Do kids still play Cowboys and Indians today? I’m guessing that game was at it’s peak around the early sixties with the abundance of Westerns in theaters throughout the fifties. From what I remember, the game was basically the Indians making a bunch of noise and throwing pretend arrows or tomahawks at the cowboys who would eventually win by shooting the Indians with their pistols. It was assumed, unless I decided to argue some history and yell, “Custer’s Last Stand!” that the cowboys were the good guys and would always win. There are so many more interesting old west situations for kids to think up, maybe after seeing How the West Was Won kids became a little more creative with their games.
The story, narrated by Spencer Tracy, follows the Prescott family through fifty years in the old west. Around the 1830’s the family sets westward on the Erie Canal and loses the mother and father when their raft gets into rapids. From there, sisters Eve (Carroll Baker) and Lilly (Debbie Reynolds) split. Eve marries Linus (James Stewart), a mountain man who has helped the family along the river, and sets up a farm where their parents are buried. Meanwhile, Lilly continues westward, eventually landing in California to make and lose a fortune during the Gold Rush. The Civil War brings tough choices to Eve and her boys. Later, her son Zeb (George Peppard) becomes a Marshal trying to keep peace between the Indians and the men building a railroad right through their hunting grounds.
This film tries to be as big as all of the old west. There’s pioneers, mountain men, cowboys, Indians, wagon trains, the Civil War, the Gold Rush, train bandits and a buffalo stampede. Problem is it just feels like Hollywood just trying to make the biggest western ever and teach some history. I don’t think they taught it too well, but giving John Wayne the role of General William Tecumseh Sherman will keep the kids from getting bored with their learning.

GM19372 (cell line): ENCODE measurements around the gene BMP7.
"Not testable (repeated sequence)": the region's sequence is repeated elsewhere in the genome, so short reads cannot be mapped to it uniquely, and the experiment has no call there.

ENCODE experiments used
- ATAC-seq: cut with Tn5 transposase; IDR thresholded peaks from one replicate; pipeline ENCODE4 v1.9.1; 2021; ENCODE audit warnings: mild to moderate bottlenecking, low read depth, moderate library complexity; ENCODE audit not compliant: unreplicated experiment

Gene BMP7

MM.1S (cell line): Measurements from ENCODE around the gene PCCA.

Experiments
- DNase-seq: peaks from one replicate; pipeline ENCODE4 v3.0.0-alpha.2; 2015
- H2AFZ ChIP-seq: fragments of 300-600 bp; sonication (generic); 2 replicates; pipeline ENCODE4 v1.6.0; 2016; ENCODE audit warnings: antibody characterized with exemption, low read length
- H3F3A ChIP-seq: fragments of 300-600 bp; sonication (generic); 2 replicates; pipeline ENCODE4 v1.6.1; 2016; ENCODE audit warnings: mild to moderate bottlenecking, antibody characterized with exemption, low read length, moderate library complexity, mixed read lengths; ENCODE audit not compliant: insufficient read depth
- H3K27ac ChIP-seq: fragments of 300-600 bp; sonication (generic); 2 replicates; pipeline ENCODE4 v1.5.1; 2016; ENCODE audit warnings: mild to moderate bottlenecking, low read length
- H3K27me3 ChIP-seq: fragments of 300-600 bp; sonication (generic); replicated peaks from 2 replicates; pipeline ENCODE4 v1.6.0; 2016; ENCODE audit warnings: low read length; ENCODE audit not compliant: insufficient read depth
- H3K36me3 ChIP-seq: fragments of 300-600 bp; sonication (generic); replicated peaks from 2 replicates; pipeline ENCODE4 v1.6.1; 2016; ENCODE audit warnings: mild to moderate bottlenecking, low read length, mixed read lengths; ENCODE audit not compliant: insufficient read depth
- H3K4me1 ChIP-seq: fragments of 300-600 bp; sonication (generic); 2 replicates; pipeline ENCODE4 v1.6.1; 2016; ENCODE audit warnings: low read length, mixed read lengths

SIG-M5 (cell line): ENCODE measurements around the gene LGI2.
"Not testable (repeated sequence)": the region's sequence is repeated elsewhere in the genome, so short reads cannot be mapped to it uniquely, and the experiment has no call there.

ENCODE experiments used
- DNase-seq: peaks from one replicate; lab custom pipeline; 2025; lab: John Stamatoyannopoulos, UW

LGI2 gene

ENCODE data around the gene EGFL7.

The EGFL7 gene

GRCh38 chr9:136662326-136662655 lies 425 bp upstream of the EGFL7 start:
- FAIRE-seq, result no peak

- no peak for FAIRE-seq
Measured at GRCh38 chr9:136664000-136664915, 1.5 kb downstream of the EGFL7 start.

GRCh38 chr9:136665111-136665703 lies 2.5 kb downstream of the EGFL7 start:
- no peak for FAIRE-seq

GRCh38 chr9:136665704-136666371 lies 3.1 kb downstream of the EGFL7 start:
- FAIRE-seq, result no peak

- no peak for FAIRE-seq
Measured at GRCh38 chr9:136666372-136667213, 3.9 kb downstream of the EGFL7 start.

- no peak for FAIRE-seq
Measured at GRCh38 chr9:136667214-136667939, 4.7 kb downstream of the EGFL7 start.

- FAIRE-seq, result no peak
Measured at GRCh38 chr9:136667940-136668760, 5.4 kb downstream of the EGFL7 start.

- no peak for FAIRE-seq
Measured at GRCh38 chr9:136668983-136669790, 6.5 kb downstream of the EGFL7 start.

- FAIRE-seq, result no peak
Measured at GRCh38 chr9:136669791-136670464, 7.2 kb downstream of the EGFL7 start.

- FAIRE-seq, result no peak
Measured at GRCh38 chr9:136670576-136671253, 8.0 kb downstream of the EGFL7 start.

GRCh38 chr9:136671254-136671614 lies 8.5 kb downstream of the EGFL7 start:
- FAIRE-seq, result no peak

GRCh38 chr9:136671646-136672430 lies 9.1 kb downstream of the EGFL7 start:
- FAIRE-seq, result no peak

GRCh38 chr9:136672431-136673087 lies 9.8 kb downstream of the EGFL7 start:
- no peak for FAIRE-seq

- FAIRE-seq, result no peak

You might notice that the whole film looks like a panoramic postcard that got folded into thirds. That’s because this is a Cinerama film, which was to be shown specifically at a Cinerama theater. It was where three 35mm reels simultaneously projected onto a curved screen, like a non-digital IMAX of the 50s and 60s. I’m sure it was a sight to see back then, but consequently, on all other mediums save for their specific screens there is that annoying “crease” where the separate films meet. It’s a great idea, I was rather impressed reading about this idea, but the crease does take some getting used to.
I must say that the buffalo stampede is an amazing scene. You will not believe how many buffalo are running around, I was completely gobsmacked. And the angles of this captured on film are so daring, I wondered how many of their cameras were just trampled. If epic westerns or stories of old western history don’t catch your attention, just skip straight to the stampede scene, crank up the stereo and watch it over and over. It’s by far the best part of the film.
“This land has a name today, and is marked on maps. But, the names and the marks and the maps all had to be won, won from nature and from primitive man.”